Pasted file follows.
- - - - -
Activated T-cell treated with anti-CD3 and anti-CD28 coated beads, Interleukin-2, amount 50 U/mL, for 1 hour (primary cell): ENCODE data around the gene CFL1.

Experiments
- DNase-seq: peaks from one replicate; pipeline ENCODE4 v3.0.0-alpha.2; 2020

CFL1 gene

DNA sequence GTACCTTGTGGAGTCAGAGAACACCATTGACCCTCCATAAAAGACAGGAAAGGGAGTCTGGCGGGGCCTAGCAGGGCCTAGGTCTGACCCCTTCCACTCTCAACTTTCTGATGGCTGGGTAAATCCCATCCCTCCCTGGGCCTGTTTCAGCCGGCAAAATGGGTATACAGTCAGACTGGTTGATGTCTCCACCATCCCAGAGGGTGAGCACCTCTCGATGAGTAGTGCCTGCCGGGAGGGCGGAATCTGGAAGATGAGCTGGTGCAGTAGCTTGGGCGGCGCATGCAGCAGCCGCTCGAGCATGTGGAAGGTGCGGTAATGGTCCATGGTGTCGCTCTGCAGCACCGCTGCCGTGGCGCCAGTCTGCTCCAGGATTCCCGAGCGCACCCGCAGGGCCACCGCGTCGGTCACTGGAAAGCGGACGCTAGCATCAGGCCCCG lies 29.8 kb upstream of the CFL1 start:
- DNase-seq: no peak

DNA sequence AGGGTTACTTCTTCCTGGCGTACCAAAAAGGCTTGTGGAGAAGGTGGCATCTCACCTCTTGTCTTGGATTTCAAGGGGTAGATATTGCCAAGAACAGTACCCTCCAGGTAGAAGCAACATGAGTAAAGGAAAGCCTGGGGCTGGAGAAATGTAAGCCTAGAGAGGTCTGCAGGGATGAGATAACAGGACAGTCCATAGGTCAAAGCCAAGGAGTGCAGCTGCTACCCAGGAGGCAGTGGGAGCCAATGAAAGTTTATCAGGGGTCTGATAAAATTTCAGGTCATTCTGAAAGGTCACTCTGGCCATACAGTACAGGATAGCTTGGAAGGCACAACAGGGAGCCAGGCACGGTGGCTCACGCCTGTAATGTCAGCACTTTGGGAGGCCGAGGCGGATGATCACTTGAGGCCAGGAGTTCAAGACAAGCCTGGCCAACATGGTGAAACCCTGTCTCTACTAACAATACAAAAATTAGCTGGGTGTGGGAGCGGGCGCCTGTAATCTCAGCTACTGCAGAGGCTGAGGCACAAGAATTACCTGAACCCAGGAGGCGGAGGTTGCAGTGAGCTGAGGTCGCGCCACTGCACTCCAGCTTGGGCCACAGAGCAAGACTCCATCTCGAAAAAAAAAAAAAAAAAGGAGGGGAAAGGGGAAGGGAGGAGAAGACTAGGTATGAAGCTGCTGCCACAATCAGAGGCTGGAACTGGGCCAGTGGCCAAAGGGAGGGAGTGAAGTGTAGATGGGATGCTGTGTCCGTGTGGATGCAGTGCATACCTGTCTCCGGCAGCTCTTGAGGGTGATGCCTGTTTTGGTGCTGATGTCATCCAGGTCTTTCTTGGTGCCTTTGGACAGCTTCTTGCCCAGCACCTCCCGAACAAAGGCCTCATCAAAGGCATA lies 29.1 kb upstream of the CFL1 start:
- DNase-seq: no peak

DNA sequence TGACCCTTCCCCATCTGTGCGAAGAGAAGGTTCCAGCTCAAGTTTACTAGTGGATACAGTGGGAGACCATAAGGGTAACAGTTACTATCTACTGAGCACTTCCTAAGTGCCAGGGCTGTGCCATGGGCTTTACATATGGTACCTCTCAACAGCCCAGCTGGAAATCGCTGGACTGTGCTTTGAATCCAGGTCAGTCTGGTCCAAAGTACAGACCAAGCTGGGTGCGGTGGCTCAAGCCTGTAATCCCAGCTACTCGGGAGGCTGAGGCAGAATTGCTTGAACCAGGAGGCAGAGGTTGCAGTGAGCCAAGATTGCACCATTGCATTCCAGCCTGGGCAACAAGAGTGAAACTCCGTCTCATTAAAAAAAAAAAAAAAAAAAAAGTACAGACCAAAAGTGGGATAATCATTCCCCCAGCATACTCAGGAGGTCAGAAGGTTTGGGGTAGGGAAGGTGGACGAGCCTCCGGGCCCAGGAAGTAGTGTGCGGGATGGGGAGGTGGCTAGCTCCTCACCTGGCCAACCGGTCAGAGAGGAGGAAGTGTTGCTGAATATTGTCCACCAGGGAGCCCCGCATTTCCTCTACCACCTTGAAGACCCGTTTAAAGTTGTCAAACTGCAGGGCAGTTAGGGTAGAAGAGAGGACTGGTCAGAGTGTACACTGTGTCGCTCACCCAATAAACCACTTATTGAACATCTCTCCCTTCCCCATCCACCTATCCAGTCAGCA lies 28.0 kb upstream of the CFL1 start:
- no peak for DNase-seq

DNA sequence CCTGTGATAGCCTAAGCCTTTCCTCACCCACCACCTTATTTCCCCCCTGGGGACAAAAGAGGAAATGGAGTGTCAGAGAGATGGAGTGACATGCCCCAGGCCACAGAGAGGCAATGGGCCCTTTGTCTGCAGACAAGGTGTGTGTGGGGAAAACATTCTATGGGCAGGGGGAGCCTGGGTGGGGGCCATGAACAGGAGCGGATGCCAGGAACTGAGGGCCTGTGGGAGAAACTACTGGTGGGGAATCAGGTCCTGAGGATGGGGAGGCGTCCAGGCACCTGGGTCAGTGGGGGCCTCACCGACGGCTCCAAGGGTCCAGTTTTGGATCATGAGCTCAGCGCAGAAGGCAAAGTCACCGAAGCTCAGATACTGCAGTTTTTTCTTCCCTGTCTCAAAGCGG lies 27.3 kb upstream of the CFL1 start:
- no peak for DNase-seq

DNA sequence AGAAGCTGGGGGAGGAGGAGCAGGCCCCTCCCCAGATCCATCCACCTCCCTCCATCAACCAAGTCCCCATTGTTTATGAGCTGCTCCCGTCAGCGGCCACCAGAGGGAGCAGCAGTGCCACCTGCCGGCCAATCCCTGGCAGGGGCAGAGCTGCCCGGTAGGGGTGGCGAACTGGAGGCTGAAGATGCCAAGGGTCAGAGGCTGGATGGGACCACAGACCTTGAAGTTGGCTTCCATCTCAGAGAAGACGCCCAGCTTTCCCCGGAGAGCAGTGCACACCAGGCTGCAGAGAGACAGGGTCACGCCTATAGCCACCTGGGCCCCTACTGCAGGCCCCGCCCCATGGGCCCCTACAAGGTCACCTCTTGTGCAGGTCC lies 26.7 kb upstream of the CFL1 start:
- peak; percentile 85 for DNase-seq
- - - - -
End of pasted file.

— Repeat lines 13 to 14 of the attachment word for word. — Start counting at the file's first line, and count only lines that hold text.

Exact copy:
DNA sequence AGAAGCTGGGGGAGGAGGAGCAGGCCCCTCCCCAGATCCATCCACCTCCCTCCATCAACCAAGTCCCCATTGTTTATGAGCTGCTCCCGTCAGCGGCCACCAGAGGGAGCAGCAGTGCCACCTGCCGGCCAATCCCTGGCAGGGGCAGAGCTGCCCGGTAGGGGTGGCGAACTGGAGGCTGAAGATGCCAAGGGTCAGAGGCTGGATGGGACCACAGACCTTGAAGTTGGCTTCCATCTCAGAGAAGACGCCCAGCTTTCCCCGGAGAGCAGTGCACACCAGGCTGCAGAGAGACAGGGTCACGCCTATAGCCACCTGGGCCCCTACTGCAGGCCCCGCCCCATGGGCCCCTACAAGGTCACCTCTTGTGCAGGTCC lies 26.7 kb upstream of the CFL1 start:
- peak; percentile 85 for DNase-seq